Acute respiratory distress syndrome mechanical ventilation therapy
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Most patients with ARDS will require endotracheal intubation and mechanical ventilation at some point during the course of their illness and recovery. A mechanical ventilation strategy using lower tidal volumes of 6 mL/kg predicted body weight and higher levels of positive end-expiratory pressure (PEEP) has been shown to be most effective at improving oxygenation and minimizing volutrauma (injury to stiff lungs resulting from overdistention).
- use tidal volumes <6.5 mL/kg,
- use a PEEP of 5–24 cm H20 within a plateau pressure <30 cm H20,
- decrease FiO2 as permitted to achieve saturation of 88%–95%,
- and elevate the head of the bed. Hypercapnia with a pH >7.25 is permissible.
- Use a higher flow rate (up to 100 L/min) for obstructive airway disease when necessary to achieve a satisfactory I:E ratio
- Lower tidal volume ventilation (6 mL/kg predicted body weight) is associated with reduced mortality and a greater number of ventilator-free days
- Lower tidal volume ventilation should be continued even if the arterial partial pressure of carbon dioxide (PaCO2) rises (this is called permissive hypercapnia)
- Permissive hypercapnia usually results in a drop in blood pH, however, treatment of acidemia (e.g., intravenous administration of sodium bicarbonate or tromethamine) is not indicated if the pH remains at or above 7.15 to 7.20
- Predicted body weight (PBW) in kilograms (kg) may be calculated from height in inches (in) as follows:
- PBW (men) = 50 + 2.3 (height in inches – 60)
- PBW (women) = 45.5 + 2.3 (height in inches – 60)
- Higher positive end-expiratory pressure (PEEP) combined with lower tidal volume ventilation is associated with decreased mortality in patients with moderate or severe ARDS (PaO2/FIO2 ≤ 200)
- Prone positioning for at least 16 consecutive hours each day is associated with improved 28-day and 90-day survival in patients with ARDS and a PaO2/FIO2 ratio < 150 on an FIO2 ≥ 60% and PEEP ≥ 5 mmHg
- Cisatracurium, when started within the first 48 hours of ARDS diagnosis and continued for 48 hours, has been associated with improved 90-day survival, a greater number of ventilator-free days, and a decreased incidence of volutrauma
ARDS Network Mechanical Ventilation Protocol
In 1994 the National Institutes of Health (NIH) and National Heart, Lung, and Blood Institute (NHLBI) founded the ARDS Clinical Trial Network (often abbreviated as ARDSnet) – a consortium of over 40 hospitals that conduct clinical research trials aimed at improving care for patients with ARDS. In order to simplify the mechanical ventilation of patients with ARDS, the NIH-NHLBI ARDS Network has compiled a Mechanical Ventilation Protocol Summary that outlines the mechanical ventilation strategies associated with better outcomes in an easy-to-use format for ICU health care providers.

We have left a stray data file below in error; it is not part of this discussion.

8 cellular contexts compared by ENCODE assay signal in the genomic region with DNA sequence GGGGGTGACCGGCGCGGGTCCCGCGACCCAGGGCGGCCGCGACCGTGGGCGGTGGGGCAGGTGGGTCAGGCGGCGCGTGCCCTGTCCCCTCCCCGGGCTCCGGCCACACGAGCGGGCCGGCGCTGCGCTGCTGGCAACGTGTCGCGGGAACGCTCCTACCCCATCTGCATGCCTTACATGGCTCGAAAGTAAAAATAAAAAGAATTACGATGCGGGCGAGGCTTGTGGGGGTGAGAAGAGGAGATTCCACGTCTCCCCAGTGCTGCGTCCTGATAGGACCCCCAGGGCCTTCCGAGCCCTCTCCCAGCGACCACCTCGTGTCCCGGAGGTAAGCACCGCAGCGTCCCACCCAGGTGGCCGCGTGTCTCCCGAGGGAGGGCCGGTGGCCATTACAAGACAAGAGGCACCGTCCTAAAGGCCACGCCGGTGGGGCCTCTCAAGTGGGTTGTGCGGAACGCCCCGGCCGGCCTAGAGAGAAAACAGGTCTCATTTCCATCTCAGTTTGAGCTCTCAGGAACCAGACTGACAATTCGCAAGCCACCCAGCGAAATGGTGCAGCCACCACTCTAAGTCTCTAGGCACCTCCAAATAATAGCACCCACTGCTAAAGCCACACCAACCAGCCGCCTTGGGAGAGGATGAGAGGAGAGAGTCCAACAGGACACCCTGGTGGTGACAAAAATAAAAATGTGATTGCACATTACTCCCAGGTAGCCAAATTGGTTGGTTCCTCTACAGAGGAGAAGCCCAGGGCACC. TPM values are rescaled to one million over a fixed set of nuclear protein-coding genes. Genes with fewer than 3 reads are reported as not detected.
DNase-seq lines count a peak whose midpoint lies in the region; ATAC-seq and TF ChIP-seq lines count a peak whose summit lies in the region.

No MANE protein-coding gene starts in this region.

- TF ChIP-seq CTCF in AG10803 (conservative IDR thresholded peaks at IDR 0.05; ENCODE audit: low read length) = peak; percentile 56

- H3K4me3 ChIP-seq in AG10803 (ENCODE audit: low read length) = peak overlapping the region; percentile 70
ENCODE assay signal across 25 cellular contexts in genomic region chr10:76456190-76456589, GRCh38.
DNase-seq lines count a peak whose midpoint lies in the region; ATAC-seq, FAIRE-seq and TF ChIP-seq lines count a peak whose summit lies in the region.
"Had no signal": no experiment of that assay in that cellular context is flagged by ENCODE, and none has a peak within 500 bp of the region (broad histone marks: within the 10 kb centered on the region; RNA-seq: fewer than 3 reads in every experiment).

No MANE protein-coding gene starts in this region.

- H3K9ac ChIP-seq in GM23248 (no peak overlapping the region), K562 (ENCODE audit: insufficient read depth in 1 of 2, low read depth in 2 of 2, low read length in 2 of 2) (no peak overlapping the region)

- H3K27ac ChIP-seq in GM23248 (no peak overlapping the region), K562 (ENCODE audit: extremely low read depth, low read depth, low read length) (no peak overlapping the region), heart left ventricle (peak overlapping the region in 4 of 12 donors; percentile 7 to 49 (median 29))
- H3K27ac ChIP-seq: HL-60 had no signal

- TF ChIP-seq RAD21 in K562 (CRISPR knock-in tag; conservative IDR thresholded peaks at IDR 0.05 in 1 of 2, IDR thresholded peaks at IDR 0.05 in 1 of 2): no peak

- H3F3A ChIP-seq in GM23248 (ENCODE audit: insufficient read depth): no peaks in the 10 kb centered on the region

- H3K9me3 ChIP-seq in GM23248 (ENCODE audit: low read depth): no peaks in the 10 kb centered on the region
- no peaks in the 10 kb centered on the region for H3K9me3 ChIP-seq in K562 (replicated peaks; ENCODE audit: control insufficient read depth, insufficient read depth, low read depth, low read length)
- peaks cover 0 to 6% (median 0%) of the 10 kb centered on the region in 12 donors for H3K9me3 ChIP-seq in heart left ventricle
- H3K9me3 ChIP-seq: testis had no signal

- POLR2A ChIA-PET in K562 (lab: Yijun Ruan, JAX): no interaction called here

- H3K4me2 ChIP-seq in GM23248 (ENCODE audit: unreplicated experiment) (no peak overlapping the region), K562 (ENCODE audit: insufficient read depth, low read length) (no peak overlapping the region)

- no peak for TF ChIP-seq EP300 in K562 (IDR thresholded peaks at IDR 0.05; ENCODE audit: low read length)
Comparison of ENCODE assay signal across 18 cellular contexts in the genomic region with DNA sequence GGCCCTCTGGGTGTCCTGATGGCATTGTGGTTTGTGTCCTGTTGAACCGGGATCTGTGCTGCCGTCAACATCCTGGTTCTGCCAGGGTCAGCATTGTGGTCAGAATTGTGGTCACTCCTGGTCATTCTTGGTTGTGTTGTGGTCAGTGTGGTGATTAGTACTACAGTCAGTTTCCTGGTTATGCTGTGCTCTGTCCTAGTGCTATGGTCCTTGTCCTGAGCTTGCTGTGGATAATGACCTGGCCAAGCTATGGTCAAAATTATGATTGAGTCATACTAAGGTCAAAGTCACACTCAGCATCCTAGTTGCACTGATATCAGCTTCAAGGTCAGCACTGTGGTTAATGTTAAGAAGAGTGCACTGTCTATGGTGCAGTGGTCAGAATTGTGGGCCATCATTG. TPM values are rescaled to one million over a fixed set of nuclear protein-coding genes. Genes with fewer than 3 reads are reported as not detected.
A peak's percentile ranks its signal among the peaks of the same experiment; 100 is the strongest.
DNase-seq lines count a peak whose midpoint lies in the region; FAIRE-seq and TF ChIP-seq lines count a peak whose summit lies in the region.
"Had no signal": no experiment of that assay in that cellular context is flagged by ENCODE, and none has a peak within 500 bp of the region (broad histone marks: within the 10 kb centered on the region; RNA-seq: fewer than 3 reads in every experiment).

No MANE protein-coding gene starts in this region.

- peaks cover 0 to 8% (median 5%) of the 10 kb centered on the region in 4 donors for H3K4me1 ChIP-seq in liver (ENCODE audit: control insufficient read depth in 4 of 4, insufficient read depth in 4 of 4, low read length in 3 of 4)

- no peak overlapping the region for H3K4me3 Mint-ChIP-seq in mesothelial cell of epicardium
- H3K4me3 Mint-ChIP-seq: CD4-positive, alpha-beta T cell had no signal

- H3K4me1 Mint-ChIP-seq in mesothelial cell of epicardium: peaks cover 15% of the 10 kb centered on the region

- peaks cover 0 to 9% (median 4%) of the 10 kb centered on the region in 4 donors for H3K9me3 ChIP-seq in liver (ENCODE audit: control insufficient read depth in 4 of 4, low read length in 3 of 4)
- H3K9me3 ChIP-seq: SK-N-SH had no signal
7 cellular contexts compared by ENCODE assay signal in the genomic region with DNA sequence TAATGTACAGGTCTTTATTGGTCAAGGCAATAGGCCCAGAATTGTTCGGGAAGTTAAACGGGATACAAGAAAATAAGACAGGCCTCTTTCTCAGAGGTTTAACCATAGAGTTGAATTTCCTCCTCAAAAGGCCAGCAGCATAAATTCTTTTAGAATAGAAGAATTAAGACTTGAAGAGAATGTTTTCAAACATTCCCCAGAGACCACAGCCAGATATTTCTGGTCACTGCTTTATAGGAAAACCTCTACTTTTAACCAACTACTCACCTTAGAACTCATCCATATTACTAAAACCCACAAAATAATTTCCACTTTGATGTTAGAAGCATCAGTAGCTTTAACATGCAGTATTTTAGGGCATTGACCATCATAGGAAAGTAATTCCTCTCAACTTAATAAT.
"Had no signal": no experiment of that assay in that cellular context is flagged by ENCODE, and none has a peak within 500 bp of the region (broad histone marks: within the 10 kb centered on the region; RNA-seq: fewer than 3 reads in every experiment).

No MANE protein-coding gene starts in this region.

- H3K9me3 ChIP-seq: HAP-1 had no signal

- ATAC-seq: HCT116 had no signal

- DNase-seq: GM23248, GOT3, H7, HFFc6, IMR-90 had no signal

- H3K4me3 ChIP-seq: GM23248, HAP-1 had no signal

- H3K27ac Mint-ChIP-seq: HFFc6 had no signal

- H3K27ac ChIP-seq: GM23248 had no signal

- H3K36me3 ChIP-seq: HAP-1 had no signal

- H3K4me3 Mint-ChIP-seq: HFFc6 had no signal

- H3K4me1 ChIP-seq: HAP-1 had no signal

Non-Invasive Positive Pressure Ventilation
Many patients who develop ARDS will receive a trial of non-invasive positive pressure ventilation (NIPPV) before intubation and mechanical ventilation become necessary to maintain adequate oxygenation, or before the degree of clinical deterioration precludes the use of NIPPV and necessitates endotracheal intubation for airway protection. Several studies have examined the utility of NIPPV in the management of ARDS:
- NIPPV observational data from cohort studies: Early application of NIPPV appears to reduce the rate of intubation and mechanical ventilation in patients with mild-to-moderate ARDS (PaO2/FIO2 ratio 150 to 200)
- NIPPV versus high-flow nasal cannula (HFNC) or supplemental oxygen via face mask: 310 patients with ARDS and a PaO2/FIO2 ratio ≤ 300 were randomized to either NIPPV, high-flow nasal cannula, or supplemental oxygen via face mask
- NIPPV via face mask versus NIPPV via helmet: 83 patients with ARDS were randomized to either NIPPV via face mark or NIPPV via helmet